Farewell to campaigning war hero

A DECORATED war hero responsible for extending Ipswich's cenotaph has died aged 96.

A DECORATED war hero responsible for extending Ipswich's cenotaph has died aged 96.

Walter Thompson was a long-time campaigner with the Royal British Legion (RBL) who fought for a proper tribute in the town to those who lost their lives in the Second World War

He devoted much of the past 50 years to Royal Navy veterans and was awarded ten medals in his lifetime, including the British Empire Medal and the Long Service and Good Conduct Medal.

Mr Thompson was vice-president and the last surviving founder member of the Ipswich branch of the Royal Naval Association, founded in 1952.

In the same year he was presented with a British Empire Medal - equivalent to today's MBE - for his services to the Royal Navy.

After his retirement from the Navy as chief gunnery instructor, he became involved in the RBL.

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He was named vice-chairman in 2003, having retired as treasurer - a role in which he devoted much of his time to raising the money needed to inscribe the 615 names of fallen Ipswich servicemen who gave their lives in the Second World War on to the cenotaph in Christchurch Park.

As recently as 2003, at the age of 92, he took the helm as director of Ipswich's Remembrance parade and, as welfare officer for the RBL, prepared packs of sweets and cigarettes and delivered them to elderly residents - many of whom were younger than him.

The father-of-three was also actively involved in the Poppy Appeal and his commitments were recognised with an Unsung Heroes Award.

But it is perhaps his campaign for an extension to the cenotaph that Mr Thompson will be best remembered.

He and cousin, Peter Thompson, joined former Ipswich RBL president, Reg Driver, in battling for a £250,000 tribute to Ipswich's fallen heroes.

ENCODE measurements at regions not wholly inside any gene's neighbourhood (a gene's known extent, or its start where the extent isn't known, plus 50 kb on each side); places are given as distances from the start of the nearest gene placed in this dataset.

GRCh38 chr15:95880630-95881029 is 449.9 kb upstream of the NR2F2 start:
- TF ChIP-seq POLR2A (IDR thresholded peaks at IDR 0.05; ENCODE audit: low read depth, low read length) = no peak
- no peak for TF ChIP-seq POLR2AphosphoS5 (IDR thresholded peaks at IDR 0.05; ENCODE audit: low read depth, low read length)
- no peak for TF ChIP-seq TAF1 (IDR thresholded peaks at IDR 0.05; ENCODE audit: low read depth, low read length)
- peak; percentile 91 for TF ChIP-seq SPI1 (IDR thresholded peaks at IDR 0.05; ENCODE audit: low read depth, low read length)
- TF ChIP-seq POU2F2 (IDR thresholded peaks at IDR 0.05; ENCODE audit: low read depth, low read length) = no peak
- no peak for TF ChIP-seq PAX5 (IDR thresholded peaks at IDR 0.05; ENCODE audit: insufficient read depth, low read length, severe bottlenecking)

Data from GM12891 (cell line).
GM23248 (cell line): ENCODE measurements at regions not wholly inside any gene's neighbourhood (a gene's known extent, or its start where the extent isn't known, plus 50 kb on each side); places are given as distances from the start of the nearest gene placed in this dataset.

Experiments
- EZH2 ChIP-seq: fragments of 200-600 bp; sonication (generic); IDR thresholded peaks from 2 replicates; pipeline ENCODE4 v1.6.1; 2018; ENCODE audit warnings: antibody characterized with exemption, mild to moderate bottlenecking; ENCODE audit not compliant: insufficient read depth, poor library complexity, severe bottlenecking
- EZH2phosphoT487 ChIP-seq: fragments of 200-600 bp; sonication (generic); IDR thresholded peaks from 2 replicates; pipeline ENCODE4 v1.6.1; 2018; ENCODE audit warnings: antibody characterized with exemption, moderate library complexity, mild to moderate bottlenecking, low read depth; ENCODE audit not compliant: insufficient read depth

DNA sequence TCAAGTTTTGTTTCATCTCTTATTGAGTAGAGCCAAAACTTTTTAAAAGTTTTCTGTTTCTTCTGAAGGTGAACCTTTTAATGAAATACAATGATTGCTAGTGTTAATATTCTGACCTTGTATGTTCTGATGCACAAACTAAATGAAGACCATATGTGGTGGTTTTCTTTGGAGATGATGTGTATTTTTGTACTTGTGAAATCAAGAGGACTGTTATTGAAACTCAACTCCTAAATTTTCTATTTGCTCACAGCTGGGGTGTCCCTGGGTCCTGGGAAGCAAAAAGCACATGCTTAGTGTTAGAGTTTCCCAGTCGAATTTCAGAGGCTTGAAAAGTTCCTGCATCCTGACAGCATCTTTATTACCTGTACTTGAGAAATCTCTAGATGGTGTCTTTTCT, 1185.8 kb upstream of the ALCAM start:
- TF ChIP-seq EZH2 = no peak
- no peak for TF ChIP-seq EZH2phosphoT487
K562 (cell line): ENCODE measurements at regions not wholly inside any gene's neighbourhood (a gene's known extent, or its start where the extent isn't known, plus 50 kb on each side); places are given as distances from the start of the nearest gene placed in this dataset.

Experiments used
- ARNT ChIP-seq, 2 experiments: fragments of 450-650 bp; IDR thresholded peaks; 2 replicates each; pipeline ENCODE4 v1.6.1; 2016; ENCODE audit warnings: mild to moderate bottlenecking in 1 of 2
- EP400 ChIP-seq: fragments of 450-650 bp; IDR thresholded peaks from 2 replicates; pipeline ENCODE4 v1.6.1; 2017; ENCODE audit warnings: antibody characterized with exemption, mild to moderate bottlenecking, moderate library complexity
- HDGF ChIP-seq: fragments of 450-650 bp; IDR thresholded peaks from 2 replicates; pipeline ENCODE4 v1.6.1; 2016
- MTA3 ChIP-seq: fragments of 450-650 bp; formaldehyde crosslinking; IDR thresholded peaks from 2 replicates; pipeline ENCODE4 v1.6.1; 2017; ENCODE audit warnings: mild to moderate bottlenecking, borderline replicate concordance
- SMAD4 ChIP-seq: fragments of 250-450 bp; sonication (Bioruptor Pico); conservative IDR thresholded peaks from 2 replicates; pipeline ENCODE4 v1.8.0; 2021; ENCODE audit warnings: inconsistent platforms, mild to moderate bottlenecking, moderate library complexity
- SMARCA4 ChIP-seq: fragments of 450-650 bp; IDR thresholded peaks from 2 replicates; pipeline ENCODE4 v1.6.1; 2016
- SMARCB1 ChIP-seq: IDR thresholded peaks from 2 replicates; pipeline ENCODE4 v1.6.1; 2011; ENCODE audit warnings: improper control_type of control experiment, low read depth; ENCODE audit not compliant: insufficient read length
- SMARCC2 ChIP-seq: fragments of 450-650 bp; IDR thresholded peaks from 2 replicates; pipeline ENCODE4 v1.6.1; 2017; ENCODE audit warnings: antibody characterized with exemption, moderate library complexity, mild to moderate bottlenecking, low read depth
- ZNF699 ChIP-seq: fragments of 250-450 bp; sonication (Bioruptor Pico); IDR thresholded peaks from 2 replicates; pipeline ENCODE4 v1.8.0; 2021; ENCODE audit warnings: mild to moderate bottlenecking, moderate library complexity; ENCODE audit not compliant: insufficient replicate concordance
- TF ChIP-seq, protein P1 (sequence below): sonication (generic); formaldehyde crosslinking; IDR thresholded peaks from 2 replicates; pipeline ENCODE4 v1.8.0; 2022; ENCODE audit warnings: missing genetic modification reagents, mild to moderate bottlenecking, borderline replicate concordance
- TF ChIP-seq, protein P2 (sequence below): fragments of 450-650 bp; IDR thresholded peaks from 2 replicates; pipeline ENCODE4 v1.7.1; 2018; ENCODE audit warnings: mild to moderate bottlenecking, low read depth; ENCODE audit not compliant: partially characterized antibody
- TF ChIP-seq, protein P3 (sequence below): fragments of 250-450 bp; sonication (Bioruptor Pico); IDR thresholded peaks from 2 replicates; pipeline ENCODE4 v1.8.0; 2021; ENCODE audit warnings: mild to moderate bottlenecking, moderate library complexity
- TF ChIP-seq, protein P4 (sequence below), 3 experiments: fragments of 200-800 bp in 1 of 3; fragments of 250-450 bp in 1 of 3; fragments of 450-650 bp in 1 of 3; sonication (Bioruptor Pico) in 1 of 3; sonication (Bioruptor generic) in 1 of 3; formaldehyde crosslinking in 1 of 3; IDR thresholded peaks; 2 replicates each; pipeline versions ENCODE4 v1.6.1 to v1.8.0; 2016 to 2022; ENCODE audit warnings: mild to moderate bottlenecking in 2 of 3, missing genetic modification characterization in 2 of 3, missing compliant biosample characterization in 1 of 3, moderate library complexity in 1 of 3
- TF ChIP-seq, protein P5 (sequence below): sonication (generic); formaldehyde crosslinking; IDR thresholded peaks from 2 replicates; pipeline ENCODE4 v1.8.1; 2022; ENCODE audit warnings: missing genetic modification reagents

Speaking to the Evening Star on his birthday in 2001, he said of the campaign: “It would make my 90th year.”

Mr Thompson's dream was finally realised in 2004 when the cenotaph was cleaned and the names of soldiers, sailors and airmen from the town killed in the Second World War added.

A memorial service will be held for Mr Thompson at Ipswich Crematorium on Thursday, October 9.

WALTER Arthur Francis Thompson was born on October 15 1911, in a lean-to shelter between the parish church and the priest's house in Woodbridge Road.

He began his naval career in 1923 at the Royal Hospital School in Greenwich before going on to HMS Ganges, the former naval training establishment at Shotley.

During the war he served mainly on HMS Phoebe in the Mediterranean but also on other ships, including HMS Vanguard, as regulating chief petty officer.

He returned to HMS Ganges as a gunnery instructor training new recruits and after his retirement began working for the Suffolk Press - part of Eastern Counties Newspaper Group, which was renamed Archant and is publisher of The Evening Star.

In his later years he enjoyed tending an allotment in Sidegate Lane - a pastime he continued to pursue until the age of 90.

Mr Thompson, who had been fighting prostate cancer for some years, died at Thurleston Residential Care Home, Ipswich, on September 13.

He is survived by five grandchildren and three children, Peter, 66, Robert, 60 - both of whom also served in the navy - and Karen, 53. His wife Gladys died in 1982.